Practising gratitude can have a positive influence on your mindset and general wellbeing. Keeping a gratitude journal is a simple way to achieve this and having kept one myself for a number of months, there are many benefits I’ve found. If you’d like to learn more, then keep reading…
What is “gratitude?”
Gratitude is to be thankful and appreciative towards something and acknowledging its effects. In my own interpretation, it’s about being mindful of the “good” around you, especially that which is out of your control.
How do you start one?
There is no one way to do this. Personally, I write a list of 3 things I am grateful for at the end of every day.
To get the most out of this practise, it’s best to keep it regular. That could mean anywhere from everyday to once a week. However, if you already journal daily, it could be a good idea to add your list to the bottom of the page. That would also mean it’s all in one place.
You can write as many points as you like. If it’s something you’re going to do on a weekly basis then 10 would be a good number to aim for. Whenever I come up with my list, I try to let the day influence me. For example, if I’d been in town and seen a lot of homelessness, then I may write that I am grateful to have somewhere safe to sleep.
To really understand your gratitude at a deeper level, it can be helpful to write why you are grateful. It could be that you are feel gratitude towards a person who called you on the phone because you were in need some support.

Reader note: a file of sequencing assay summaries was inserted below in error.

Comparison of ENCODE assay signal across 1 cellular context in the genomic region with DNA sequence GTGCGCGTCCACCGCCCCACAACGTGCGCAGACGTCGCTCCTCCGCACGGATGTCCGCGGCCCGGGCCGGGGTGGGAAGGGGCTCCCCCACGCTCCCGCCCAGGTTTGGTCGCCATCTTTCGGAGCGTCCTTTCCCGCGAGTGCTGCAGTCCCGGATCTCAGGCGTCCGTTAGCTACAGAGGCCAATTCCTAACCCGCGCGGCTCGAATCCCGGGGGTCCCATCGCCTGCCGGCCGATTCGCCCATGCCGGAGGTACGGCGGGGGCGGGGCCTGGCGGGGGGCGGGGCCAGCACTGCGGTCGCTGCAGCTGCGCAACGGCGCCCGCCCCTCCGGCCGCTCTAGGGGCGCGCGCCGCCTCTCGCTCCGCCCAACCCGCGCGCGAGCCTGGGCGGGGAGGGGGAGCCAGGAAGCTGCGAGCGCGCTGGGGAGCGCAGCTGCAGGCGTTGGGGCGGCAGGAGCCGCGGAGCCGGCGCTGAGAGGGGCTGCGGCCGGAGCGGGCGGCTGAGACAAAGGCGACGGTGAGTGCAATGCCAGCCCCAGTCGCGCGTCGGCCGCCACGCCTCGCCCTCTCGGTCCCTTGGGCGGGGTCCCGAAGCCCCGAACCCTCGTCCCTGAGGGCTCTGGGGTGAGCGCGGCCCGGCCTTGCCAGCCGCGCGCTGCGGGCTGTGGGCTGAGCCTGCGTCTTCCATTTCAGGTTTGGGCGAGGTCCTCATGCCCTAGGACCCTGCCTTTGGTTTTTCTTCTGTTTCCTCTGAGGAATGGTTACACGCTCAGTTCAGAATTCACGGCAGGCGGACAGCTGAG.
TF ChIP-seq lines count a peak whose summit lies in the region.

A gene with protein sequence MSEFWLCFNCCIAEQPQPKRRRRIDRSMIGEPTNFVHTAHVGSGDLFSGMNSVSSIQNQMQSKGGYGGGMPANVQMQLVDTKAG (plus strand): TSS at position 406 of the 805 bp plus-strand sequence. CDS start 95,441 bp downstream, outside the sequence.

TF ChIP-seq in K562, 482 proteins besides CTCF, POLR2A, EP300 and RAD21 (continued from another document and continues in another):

5 Benefits of Writing Gratitude:
1. A feeling of calm
Taking a moment to write, at any point in day, can be relaxing. It allows space to unwind and by handwriting, an opportunity to do so away from a screen. Having a regular structure can also ease feelings of stress.
Relating each point to an event in the day is a natural form of reflection. This creates a stronger connection to oneself and in stepping back, avoids feelings of being overwhelmed.
3. Mood booster
Finding the positives of the day and focusing on them is an easy way to boost your mood. The difficulties become far less significant and perhaps you realise the day wasn’t so bad after all.
Taking time out to practise gratitude increases your awareness of the smaller moments. The relaxation provides the space to be present and check in with yourself and your surroundings. (Read more about ‘mindfulness’ here!)
5. Maintains perspective
It can be easier to focus on the negative aspects of your day as opposed to the positives. But by recognising how something could have been worse, and changing that into gratitude, it can be powerful in improving your mindset.
For example, if I was unable to go out that day I might write about how grateful I am that I feel safe in my home and I didn’t have to spend all my time alone. It can also be good to strip back to basics. Having watched some environmental documentaries lately, (more on them here!) I felt gratitude for having access to clean water.
There are so many benefits to be found from practising gratitude in this way; I would encourage anyone to try it out. You can write at your own pace and even once a month can be better than not at all.
Since starting my lists, I have become more aware of my privileges simply by taking the time out to reflect. I value that greatly as it not only aids general wellbeing but encourages self-growth too!
What’s on your mind?
Have you ever attempted writing a gratitude list? If so, what benefits did you find? Leave a comment below!
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